Showing Results: Most Recent
Pros: Conceptually, this is a fully-featured PC, sold less RAM (1 GB to 8 GB, in one SO-DIMM stick) and less drive (2.5" HD or SSD, your choice).
Cons: Build quality is poor.
Item is shipped with a BIOS which is level 13, but the most current is level 34.
Level 13 will not recognize most SO-DIMM sticks (these are seen as having zero GB capacity). Level 13 also does not support legacy booting, only UEFI booting, and even that can be problematic. Level 13 also fails to recognize some keyboard escapes to get into the BIOS.
However, these significant defects are fixed by level 34, provided you can figure out how to get to level 35 without the keyboard working as expected and required. Hint: start with FY0034.BIO in the root of a FAT-32 USB stick and TRY to get the F7 keyboard escape to work.
My unit ran Ubuntu flawlessly for about 20 hours and then died. The Ubuntu screen went black and the unit was completely dead.
I transferred the SO-DIMM and HD to another NUC and those components ran flawlessly, so my conclusion is the basic box died. Infant mortality, I would say.
Finally, this model NUC uses the same dc power connector as other NUCs: 5.5x2.5mm. But, this NUC is 12 volts and the other NUCs are 19 volts. It is therefore possible to accidentally apply 19 volts to this 12 volt unit.
Other Thoughts: The NUC concept is great, and I have several of these, some in mission critical applications. Some running MacOS X Mavericks, some running various flavors of Linux.
Intel really should have spent a few extra pennies and included provisions for a second SO-DIMM stick and an mSATA stick.
Intel should not have used the same 5.5x2.5mm dc power connector, but should have used a 5.5mm variation which cannot accept a 2.5mm pin, to prevent applying 19 volts to this 12 volt model.
This review is from: ASUS P8H77-V LE LGA 1155 Intel H77 HDMI SATA 6Gb/s USB 3.0 ATX Intel Motherboard
Pros: Works flawlessly with OS X Mountain Lion, but a "distro" is your best path as a roll-your-own installer, such as tonymacx86's, may not make the optimum choices, and, in fact, it (tonymacx86's installer) may make an unusable installation.
With a "distro", and I used iATKOS ML2, the installer will select a compatible CPU Power Manager Disabler * , and a compatible audio kext, for a "right the first time" installation.
My incarnation of Mieze's USB 3.0/2.0/1.1 Compatibility DSDT mods works well on this mobo.
The "distro" will make a DSDT-less installation, so the custom DSDT will be added after the first boot of OS X.
DO select USB 3.0 compatibility in the BIOS, and DO use a USB 3.0 flash drive for your installer ... it will go at close to light-speed, compared to a slow-as-a-turtle USB 2.0 flash drive or a slow-as-a-sloth DVD.
Updated to 10.8.3 flawlessly.
Installed and ran all utilities and applications flawlessly.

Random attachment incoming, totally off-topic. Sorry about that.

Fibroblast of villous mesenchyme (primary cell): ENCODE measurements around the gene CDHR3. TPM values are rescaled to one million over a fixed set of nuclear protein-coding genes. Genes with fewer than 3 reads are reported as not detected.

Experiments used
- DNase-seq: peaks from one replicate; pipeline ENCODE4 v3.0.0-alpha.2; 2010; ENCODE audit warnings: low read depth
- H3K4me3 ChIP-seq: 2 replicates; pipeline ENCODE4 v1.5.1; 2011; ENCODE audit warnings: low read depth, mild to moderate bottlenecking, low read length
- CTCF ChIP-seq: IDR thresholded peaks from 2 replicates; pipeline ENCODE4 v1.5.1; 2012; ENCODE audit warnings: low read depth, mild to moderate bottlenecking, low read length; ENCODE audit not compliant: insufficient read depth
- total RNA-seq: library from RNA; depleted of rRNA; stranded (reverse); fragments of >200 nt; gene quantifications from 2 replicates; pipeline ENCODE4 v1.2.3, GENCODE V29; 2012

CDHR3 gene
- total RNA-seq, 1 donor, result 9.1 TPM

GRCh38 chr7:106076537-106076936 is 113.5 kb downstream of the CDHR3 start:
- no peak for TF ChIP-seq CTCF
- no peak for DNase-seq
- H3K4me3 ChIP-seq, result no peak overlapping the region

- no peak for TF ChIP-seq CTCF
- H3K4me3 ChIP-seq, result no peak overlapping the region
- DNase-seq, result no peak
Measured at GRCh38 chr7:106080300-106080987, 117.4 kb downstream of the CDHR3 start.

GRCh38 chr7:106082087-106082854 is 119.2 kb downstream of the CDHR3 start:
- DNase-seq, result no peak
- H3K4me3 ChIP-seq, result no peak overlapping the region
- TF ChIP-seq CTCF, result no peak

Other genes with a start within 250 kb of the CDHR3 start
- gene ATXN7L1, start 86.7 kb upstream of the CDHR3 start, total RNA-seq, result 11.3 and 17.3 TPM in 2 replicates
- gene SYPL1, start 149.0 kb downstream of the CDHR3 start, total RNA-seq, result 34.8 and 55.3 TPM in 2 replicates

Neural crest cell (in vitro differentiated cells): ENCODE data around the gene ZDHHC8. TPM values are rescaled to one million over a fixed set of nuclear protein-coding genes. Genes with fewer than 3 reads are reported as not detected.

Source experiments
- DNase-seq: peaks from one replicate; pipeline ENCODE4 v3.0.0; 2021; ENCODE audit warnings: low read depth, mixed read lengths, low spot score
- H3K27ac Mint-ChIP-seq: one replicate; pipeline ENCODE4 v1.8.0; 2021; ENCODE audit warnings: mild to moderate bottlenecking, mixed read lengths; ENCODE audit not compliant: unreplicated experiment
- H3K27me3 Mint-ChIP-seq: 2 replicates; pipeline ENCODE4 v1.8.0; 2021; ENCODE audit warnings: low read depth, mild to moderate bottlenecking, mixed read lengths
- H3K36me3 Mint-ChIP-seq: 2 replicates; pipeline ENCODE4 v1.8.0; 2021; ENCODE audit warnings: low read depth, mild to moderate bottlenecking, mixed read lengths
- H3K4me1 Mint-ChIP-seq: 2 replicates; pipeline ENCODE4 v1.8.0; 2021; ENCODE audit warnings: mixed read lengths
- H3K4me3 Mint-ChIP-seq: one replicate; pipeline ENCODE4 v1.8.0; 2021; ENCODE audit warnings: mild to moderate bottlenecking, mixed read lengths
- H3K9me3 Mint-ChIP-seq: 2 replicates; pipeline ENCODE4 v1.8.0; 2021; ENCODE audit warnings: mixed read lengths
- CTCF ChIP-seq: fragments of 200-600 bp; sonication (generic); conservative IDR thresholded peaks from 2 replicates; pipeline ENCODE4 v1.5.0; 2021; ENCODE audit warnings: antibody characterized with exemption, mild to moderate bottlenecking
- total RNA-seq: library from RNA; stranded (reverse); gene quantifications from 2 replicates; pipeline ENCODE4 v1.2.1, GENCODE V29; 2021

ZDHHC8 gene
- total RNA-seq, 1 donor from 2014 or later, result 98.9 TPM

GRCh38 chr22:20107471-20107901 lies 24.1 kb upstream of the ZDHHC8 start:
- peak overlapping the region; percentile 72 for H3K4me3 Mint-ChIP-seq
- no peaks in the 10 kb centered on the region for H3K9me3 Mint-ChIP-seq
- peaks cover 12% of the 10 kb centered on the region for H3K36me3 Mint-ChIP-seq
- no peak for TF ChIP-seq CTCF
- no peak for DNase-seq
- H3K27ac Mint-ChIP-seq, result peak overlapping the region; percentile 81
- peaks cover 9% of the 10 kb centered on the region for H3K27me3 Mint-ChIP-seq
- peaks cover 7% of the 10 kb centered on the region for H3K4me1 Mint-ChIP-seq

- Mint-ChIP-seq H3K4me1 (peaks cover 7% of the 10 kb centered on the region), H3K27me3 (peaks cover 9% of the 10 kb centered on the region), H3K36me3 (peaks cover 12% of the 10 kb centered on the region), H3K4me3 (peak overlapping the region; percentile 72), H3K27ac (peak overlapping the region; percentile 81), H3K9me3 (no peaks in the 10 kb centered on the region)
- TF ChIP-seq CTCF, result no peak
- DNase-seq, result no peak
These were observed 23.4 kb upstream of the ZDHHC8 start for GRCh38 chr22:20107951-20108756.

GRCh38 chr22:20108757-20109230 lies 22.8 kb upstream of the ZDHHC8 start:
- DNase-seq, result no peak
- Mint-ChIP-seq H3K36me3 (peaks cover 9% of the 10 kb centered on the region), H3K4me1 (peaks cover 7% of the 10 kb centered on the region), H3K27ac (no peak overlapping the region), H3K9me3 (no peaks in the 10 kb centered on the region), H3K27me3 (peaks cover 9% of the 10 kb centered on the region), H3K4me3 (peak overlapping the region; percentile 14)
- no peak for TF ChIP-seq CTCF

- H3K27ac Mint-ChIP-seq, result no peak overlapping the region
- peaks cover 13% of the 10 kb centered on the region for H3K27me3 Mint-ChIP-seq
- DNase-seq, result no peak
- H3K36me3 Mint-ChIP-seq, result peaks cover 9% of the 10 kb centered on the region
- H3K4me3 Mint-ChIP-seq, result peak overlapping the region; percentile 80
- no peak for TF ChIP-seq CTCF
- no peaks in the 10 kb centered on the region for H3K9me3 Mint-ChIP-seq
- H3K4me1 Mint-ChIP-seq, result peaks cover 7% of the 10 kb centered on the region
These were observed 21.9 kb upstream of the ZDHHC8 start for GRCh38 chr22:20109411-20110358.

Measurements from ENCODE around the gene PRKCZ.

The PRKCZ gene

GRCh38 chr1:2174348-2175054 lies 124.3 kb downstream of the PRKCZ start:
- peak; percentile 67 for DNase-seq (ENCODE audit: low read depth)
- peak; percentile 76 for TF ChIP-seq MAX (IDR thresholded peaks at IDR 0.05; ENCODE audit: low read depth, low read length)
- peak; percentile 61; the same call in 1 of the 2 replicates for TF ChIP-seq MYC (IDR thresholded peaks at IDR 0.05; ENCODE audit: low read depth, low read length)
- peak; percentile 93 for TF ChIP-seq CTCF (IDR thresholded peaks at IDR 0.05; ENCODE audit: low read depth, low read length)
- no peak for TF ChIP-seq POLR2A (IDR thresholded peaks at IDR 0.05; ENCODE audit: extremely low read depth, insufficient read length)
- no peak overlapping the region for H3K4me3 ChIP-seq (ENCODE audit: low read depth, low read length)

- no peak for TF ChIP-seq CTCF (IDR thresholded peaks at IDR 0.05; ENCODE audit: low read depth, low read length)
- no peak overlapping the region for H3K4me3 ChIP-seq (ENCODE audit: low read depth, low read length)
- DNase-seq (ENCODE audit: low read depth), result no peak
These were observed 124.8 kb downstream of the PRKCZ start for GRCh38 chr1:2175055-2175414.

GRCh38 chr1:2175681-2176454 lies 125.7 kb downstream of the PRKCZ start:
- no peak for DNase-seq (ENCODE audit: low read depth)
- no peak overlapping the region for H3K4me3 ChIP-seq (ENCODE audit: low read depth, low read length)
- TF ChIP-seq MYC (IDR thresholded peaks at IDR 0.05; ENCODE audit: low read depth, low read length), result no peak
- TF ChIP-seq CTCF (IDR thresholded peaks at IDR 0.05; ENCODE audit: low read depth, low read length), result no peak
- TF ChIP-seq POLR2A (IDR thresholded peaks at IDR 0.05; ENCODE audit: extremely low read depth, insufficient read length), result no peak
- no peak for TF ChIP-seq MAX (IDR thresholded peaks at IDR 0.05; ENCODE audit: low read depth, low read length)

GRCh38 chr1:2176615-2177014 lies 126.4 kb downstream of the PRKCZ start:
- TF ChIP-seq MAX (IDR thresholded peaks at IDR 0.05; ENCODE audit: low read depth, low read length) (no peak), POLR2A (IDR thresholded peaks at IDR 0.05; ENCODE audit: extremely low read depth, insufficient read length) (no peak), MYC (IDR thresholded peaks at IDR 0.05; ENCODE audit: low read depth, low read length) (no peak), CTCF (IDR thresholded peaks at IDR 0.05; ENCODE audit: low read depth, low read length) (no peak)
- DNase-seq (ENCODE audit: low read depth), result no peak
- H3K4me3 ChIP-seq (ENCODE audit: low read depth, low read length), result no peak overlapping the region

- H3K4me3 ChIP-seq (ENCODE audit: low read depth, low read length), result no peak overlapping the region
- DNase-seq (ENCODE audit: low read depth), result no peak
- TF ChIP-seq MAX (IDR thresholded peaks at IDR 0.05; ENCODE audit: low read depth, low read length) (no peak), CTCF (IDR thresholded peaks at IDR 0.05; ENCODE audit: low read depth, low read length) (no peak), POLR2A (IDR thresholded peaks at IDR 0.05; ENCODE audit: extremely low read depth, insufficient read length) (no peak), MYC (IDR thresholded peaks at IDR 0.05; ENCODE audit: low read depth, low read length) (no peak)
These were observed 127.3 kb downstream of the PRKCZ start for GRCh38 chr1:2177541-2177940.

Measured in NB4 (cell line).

[ * ] The ASUS mobos are totally immune to modified BIOSes and will reject such images. As a PMPatched BIOS is usually needed to get OS X to run on generic hardware, and as the CPU Power Manager Disabler is a second-best solution, I was forced to second-best, but it worked after MANY false starts with non-"distro" installers. Forewarned is forearmed.
Cons: Not enough case fan power plugs, so you will have to buy a "Y" splitter, if your case has more than one fan.
Oh, the iATKOS "distro" DVD kernel paniced shortly after specifying the language, which is why I tried a USB installer in the first place, and I was rewarded by a light-speed installation.
The BIOS incorrectly flags Corsair XMS3 1333 RAM as being "bad", and ASUS' proprietary "Mem OK" push-button does not correct this error, although it should have done so.
OS X also sees what it thinks is bad RAM, but OS X eventually figures out that the RAM was really OK after all.
Other Thoughts: I installed this mobo in a Corsair Carbide 200R fan (currently out-of-stock), but this is a great case.
I also installed a Corsair 500W PSU, alas, not a "modular" one. A "modular" PSU is a good choice as it eliminates a lot of cabling nonsense within the case.
The Corsair Carbide case is a "double wall" design, so any unneeded cables can be stowed underneath the mobo for a "clean" look inside the case.
This review is from: Corsair Carbide Series 200R Black Steel / Plastic compact ATX Mid Tower Case
Pros: Fixed pin (which seems to fit ANY mobo) allows precise location of mobo before it is tigntened down.
Flexible design: only a few stand-offs are required to be removed in order to support (literally) ANY mobo configuration, including some real odd-balls.
Implements the preferred (at least by me) PSU in the bottom of the case.
Two USB 3.0 connections on the front.
LOTS of spare screws are provided.
Cons: May require and extender for the proc power connector, depending upon the PSU you select.
No USB 2.0/1.1 on front, so this case is mainly useful on 7-series mobos which provide an on-mobo header for front USB 3.0 (B75, H77, Z77, etcetera).
Other Thoughts: I wanted a very sturdy case, and one which accommodated the PSU in the bottom, for a much lower center of gravity, as I tend to stack my Hacks.
I bought two of these cases, with a rebate which was applicable on one.
Provision for MANY additional cooling fans.